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The writer is a 29-year veteran with Ocala Fire Rescue, currently serving as the department’s public information officer and public education officer.
“Truck Vs. Ladder”
Fire service semantics and definitions keep life from getting boring between alarms. This is in response to “Truck Vs. Ladder,” a forum question posed on Firehouse.com and cited in “This Month on Firehouse.com” in the August issue, in which “Auxman” asks: “Is whether a vehicle a ‘truck’ or a ‘ladder’ up to the individual fire department or are there some official guidelines on this? I’ve seen pretty much the same vehicle with the same equipment referred to both ways. Where do quints fit into this?”
With 47 years in the fire service, I’ve encountered a number of “truck company or aerial ladder” references to toss into the discussion. Let me list a few: hook-and-ladder company, ladder company, serial ladder company, service ladder company, tower ladder, platform, Snorkel, quint and “stick.”
The strangest was an apparatus without a turntable or aerial ladder. It had a 500-gallon water tank, HP pump and two reels with booster lines. From the rear, it stored a 5-foot Bangor ladder with poles, a 35-foot extension ladder, a 24-foot extension ladder, two 16-foot straight “wall” ladders, two roof ladders with hooks, an attic ladder and a step ladder. While it was more of a “squad truck,” it was called “Ladder 1.”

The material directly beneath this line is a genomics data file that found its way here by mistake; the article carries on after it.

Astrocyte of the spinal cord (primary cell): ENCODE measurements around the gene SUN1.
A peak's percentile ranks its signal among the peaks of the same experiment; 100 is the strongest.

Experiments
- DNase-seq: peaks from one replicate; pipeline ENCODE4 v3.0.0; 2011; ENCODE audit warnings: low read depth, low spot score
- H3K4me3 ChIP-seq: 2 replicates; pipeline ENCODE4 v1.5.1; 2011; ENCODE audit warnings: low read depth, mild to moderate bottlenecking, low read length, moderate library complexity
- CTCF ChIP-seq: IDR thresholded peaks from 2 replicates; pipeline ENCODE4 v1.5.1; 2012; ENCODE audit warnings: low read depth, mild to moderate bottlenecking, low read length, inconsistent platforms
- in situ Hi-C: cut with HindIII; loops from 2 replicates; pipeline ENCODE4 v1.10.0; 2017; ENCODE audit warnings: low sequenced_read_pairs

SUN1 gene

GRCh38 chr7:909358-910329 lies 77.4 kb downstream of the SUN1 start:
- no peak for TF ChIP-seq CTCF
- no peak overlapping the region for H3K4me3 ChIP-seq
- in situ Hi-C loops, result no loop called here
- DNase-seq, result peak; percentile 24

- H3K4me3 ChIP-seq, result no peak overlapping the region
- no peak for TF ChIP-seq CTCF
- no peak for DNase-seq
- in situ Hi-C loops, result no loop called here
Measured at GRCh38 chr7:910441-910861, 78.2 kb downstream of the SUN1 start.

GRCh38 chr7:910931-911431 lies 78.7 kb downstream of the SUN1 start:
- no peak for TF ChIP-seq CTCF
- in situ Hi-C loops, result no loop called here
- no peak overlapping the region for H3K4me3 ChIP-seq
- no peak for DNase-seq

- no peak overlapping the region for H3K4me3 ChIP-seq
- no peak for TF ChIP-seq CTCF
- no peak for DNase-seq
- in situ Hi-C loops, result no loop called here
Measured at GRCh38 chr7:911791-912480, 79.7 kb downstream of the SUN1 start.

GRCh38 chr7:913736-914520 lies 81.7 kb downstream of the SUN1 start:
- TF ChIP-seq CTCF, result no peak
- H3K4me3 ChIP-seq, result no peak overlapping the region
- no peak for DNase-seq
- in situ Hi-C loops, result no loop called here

With all the quints and platforms (baskets) in the mix, maybe the best thing to do is use the more generic term “aerial” for anything with an extended reach. But then we’d have to find something else to debate. Next, it’ll be “water tower” vs. “tele-squirt”! This keeps “the job” interesting between calls.
Michael R. Hargreaves Sr.
Union-Lakeville Fire Territory
Firehouse.com Editor-in-Chief Peter Matthews responds: This question, posed by a member of the Firehouse.com Forums, sparked more than 40 responses that show the designation is made by each department and can go from 10 Truck in one district to Ladder 10 in the next district. One user remarked that it is related to the National Incident Management System (NIMS); another said it is based on the department’s tradition. View the thread and share how you name your aerial ladder apparatus at http://bit.ly/pMdD0Z.